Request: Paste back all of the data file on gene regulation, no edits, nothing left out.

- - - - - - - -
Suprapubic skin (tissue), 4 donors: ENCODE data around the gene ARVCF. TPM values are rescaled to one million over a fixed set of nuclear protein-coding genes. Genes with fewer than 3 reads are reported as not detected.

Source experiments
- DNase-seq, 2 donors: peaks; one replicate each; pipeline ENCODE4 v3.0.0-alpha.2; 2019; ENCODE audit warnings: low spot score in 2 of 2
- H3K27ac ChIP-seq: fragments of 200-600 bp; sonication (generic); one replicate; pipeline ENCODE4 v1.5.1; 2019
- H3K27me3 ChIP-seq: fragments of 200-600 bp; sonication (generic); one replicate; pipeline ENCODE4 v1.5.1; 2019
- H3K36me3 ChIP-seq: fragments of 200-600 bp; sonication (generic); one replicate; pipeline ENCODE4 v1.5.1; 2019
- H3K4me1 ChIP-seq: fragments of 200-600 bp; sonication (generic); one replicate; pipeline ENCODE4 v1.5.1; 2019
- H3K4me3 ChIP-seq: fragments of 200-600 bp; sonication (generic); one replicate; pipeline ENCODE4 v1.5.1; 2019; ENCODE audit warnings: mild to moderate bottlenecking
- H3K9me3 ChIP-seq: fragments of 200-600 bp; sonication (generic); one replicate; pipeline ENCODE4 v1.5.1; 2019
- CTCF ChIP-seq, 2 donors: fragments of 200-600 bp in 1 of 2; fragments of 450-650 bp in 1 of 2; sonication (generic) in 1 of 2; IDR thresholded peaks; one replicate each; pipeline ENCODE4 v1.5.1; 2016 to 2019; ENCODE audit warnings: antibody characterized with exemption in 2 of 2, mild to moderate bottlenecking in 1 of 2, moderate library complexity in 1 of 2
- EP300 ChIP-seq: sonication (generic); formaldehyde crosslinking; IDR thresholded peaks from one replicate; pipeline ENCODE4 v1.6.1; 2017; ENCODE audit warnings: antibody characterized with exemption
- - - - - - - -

Suprapubic skin (tissue), 4 donors: ENCODE data around the gene ARVCF. TPM values are rescaled to one million over a fixed set of nuclear protein-coding genes. Genes with fewer than 3 reads are reported as not detected.

Source experiments
- DNase-seq, 2 donors: peaks; one replicate each; pipeline ENCODE4 v3.0.0-alpha.2; 2019; ENCODE audit warnings: low spot score in 2 of 2
- H3K27ac ChIP-seq: fragments of 200-600 bp; sonication (generic); one replicate; pipeline ENCODE4 v1.5.1; 2019
- H3K27me3 ChIP-seq: fragments of 200-600 bp; sonication (generic); one replicate; pipeline ENCODE4 v1.5.1; 2019
- H3K36me3 ChIP-seq: fragments of 200-600 bp; sonication (generic); one replicate; pipeline ENCODE4 v1.5.1; 2019
- H3K4me1 ChIP-seq: fragments of 200-600 bp; sonication (generic); one replicate; pipeline ENCODE4 v1.5.1; 2019
- H3K4me3 ChIP-seq: fragments of 200-600 bp; sonication (generic); one replicate; pipeline ENCODE4 v1.5.1; 2019; ENCODE audit warnings: mild to moderate bottlenecking
- H3K9me3 ChIP-seq: fragments of 200-600 bp; sonication (generic); one replicate; pipeline ENCODE4 v1.5.1; 2019
- CTCF ChIP-seq, 2 donors: fragments of 200-600 bp in 1 of 2; fragments of 450-650 bp in 1 of 2; sonication (generic) in 1 of 2; IDR thresholded peaks; one replicate each; pipeline ENCODE4 v1.5.1; 2016 to 2019; ENCODE audit warnings: antibody characterized with exemption in 2 of 2, mild to moderate bottlenecking in 1 of 2, moderate library complexity in 1 of 2
- EP300 ChIP-seq: sonication (generic); formaldehyde crosslinking; IDR thresholded peaks from one replicate; pipeline ENCODE4 v1.6.1; 2017; ENCODE audit warnings: antibody characterized with exemption